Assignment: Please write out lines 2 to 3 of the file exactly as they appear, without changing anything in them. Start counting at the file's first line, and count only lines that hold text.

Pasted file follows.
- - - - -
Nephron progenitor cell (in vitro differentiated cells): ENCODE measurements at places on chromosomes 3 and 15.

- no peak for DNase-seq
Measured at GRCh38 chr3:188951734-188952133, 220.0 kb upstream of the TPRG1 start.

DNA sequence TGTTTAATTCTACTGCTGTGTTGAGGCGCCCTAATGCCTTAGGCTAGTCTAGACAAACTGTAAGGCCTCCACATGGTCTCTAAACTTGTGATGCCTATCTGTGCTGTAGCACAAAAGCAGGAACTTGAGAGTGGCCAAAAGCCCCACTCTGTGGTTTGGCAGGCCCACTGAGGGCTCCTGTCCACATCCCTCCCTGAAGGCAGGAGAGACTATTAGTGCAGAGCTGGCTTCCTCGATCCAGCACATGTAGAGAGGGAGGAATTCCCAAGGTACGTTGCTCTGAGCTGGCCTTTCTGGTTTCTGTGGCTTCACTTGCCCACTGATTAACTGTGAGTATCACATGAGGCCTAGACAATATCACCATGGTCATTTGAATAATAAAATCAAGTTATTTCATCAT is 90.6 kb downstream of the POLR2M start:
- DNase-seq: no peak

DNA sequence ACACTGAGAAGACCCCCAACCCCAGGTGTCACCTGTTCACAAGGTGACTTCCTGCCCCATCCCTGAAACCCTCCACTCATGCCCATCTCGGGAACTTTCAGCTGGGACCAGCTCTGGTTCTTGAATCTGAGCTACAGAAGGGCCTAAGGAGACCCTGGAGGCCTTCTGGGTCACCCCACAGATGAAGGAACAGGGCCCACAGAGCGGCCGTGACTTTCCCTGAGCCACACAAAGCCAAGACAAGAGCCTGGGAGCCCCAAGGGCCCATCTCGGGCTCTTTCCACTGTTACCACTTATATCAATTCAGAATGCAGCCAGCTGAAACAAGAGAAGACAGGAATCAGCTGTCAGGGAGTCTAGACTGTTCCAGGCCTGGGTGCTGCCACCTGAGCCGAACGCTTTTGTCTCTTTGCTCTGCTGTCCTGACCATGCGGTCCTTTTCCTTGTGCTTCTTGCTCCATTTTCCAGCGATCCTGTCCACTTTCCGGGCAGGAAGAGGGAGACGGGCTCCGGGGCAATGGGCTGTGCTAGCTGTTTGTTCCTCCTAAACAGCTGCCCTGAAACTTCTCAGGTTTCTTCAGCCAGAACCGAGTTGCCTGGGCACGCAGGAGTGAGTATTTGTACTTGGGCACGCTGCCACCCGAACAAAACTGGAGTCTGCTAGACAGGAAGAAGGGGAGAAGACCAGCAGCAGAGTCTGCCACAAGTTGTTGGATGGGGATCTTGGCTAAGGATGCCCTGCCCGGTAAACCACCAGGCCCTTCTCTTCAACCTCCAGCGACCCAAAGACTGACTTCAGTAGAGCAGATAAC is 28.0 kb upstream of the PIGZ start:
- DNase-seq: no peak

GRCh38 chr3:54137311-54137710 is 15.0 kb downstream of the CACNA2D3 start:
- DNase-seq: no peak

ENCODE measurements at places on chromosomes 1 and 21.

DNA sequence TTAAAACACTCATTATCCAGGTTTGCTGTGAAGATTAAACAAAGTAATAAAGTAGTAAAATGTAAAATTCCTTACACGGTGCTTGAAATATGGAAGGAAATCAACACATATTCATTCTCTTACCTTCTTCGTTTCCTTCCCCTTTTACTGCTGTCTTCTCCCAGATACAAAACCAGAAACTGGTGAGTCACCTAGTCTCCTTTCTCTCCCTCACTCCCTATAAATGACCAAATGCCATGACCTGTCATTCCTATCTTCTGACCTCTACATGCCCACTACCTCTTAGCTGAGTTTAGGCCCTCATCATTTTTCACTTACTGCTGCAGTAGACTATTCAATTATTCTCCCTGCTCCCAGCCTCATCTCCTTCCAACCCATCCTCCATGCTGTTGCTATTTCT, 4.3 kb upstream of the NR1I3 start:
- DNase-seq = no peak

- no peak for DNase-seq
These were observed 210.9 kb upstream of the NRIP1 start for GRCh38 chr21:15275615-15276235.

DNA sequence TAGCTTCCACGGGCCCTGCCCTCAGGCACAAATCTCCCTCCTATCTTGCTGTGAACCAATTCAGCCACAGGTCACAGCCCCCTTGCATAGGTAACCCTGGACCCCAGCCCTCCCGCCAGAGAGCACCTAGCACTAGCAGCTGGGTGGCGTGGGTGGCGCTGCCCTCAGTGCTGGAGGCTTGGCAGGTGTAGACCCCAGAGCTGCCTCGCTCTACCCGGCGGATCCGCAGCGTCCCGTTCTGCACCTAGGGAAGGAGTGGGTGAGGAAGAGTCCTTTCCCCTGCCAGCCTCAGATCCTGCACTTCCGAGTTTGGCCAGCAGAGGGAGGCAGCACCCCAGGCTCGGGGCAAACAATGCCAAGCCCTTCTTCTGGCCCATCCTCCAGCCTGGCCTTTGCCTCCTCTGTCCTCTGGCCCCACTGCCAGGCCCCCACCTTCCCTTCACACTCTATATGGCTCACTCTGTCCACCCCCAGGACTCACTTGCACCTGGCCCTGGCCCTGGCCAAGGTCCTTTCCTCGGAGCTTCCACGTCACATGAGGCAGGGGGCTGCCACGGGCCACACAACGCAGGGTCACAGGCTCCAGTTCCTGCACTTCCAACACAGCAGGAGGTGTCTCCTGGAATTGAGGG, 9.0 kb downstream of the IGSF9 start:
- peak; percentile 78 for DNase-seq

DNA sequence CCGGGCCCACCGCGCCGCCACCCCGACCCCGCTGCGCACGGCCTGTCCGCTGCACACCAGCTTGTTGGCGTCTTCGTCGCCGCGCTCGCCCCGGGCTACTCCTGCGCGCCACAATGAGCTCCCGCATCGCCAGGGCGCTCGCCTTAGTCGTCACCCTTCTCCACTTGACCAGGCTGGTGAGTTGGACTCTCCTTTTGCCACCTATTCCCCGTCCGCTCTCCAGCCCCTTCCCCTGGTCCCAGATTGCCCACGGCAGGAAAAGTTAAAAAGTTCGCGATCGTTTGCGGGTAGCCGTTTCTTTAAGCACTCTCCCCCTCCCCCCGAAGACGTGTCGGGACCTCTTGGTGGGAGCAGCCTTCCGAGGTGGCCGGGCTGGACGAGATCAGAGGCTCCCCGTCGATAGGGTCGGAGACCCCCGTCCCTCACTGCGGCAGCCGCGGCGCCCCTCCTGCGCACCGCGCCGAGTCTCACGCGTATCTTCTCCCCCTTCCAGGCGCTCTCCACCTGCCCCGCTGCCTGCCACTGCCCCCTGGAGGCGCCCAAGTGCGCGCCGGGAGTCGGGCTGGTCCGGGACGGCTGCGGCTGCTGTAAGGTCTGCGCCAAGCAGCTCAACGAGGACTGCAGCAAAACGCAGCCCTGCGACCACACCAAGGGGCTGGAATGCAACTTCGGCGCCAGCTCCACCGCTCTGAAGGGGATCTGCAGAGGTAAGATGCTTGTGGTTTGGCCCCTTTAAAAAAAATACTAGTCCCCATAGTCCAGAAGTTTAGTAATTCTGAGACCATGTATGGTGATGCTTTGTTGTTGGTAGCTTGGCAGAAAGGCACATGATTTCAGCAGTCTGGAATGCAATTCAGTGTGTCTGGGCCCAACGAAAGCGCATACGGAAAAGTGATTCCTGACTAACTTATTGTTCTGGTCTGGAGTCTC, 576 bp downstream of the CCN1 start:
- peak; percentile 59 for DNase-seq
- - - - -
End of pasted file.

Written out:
- no peak for DNase-seq
Measured at GRCh38 chr3:188951734-188952133, 220.0 kb upstream of the TPRG1 start.